11 Benefits of Detailed and Timely Reports
Mutual understanding of the goals Awareness of the progress of parallel activities Understanding the relationship of tasks Early warning signals of problems Minimizing the confusion Higher visibility to top management Keeping client up to date

12 Report Types Routine - Reports that are issued on a regular basis or each time the project reaches a milestone Exception - Reports that are generated when an usual condition occurs or as an informational vehicle when an unusual decision is made Special Analysis - Reports that result from studies commissioned to look into unexpected problems

13 Meetings Reports do not have to be written
They can be delivered verbally in meetings Projects have too many meetings The trick is to keep them to as few as possible

14 Meeting Rules Use meetings to make group decisions
Start and end on time and have an agenda Do your homework before the meeting Take minutes Avoid attributing remarks to individuals in minutes Avoid overly formal rules of procedure Call meeting for serious problems

15 Common Reporting Problems
Too much detail Poor interface between the data/procedures of the project and the information system of the parent company Poor correspondence between the planning process and the monitoring process

16 Earned Value Analysis Have covered monitoring parts
Timing and coordination between individual tasks is important Must also monitor performance of entire project Crux of matter should not be overlooked One way is by using an aggregate performance measure called earned value

17 The Earned Value Chart and Calculations
Actual against baseline ignores the amount of work accomplished Earned value incorporates work accomplished Multiply the estimated percent work complete for each task by the planned cost Only need percent complete estimate for tasks currently in progress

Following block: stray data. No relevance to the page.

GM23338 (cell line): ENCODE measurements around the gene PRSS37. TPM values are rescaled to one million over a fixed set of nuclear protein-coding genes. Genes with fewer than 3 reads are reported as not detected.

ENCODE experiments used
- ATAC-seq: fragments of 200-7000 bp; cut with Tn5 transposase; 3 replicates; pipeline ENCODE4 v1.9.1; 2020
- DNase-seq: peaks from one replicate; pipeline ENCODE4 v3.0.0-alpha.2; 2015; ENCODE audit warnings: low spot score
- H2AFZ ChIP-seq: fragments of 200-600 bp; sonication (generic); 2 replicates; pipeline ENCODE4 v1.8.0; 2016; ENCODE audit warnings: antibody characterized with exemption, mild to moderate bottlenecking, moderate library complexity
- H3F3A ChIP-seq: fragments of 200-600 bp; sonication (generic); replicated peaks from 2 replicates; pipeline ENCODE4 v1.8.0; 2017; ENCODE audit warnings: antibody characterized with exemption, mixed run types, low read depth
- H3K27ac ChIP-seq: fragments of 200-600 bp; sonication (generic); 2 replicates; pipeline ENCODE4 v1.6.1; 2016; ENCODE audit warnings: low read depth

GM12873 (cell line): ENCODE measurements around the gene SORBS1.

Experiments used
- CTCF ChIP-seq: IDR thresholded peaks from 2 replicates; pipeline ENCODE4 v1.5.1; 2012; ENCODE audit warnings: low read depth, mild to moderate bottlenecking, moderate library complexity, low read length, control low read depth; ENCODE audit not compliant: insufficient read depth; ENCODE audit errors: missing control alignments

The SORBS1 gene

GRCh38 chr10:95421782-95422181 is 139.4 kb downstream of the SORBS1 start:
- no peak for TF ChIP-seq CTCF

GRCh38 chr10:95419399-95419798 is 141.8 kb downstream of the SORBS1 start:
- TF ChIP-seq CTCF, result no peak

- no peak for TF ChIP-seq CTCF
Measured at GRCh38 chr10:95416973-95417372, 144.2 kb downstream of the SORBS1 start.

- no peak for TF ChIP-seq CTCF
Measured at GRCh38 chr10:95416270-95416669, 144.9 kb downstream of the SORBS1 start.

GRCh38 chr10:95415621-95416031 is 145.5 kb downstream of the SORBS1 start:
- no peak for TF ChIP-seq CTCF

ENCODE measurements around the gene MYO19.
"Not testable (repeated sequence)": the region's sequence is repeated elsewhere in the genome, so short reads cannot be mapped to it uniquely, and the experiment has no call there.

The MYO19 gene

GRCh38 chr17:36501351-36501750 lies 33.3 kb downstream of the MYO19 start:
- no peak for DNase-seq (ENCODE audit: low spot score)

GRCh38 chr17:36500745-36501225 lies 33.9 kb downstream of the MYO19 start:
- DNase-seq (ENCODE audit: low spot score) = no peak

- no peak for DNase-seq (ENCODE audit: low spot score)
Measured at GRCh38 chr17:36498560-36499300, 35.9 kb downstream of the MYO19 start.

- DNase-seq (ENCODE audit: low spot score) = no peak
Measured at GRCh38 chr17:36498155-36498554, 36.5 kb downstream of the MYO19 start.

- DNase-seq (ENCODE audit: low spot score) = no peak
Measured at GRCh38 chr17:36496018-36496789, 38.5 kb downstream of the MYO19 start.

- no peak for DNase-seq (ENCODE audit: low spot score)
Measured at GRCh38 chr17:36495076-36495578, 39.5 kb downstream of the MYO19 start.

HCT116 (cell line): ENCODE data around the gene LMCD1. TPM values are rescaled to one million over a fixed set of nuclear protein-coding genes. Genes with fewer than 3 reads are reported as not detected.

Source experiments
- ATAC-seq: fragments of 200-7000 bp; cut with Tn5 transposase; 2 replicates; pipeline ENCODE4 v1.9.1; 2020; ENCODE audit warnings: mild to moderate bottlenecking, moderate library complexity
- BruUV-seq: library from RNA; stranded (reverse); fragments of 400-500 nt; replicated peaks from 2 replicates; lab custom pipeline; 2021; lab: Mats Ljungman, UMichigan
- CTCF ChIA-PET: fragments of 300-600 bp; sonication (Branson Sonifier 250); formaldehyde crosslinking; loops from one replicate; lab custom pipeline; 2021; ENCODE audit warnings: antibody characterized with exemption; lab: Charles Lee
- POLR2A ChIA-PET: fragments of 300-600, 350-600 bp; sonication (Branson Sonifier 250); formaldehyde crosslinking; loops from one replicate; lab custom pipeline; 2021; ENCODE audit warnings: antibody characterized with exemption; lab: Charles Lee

18 Rules to Aid in Estimating Percent Completion
0-100 percent rule Critical input use rule Proportionality rule

19 The Earned Value Chart Figure 10-6

20 Variances Variances can help analyze a project
A negative variance is bad Cost and schedule variances are calculated as the earned value minus some other measure Will look at some of the more common ones

21 Cost Variance (CV) CV = EV – AC
Negative variance indicates a cost overrun Magnitude depends on the costs

22 Schedule Variance (SV)
SV = EV – PV Negative variance indicates you are behind schedule Measured using costs

23 Time Variance (TV) TV = ST – AT
Negative variance indicates you are behind schedule

24 Indices Cost Performance Index CPI = EV/AC Schedule Performance Index
SPI = EV/PV Time Performance Index TPI = ST/AT Cost Schedule Index CSI = EV2/(AC)(PV)

25 “To complete” and “At Completion”
Project manager reviewing what is complete and what remains Final cost and final completion date are moving targets The project manager compiles these into a to complete forecast Actual + forecast = final date and cost at completion

26 ETC and EAC ETC = (BAC + EV)/CPI EAC = ETC + AC where,
ETC = Estimated cost to complete BAC = Budget at completion EV = Earned value CPI = Cost performance index EAC = Estimated cost at completion AC = Amount expended to date (actual cost)

27 Milestone Reporting Reports that are created when a project reaches a major milestone They are designed to keep everyone up-to-date on project status For executives and clients, these may be the only reports they receive

28 Computerized PMIS (Project Management Information Systems)
Real projects are often large Hundreds of tasks Thousands of work units Reporting is clearly a job for the computer Project management information systems were one of the earlier applications Initially focus was on scheduling Now it includes, earned values, variances, and more

29 PMIS Errors Managing the PMIS Computer paralysis PMIS verification
Information overload Project isolation Computer dependence PMIS misdirection

30 PMIS Desirable Attributes
Friendliness Schedules Calendars Budgets Reports Graphics Charts Migration Consolidation Access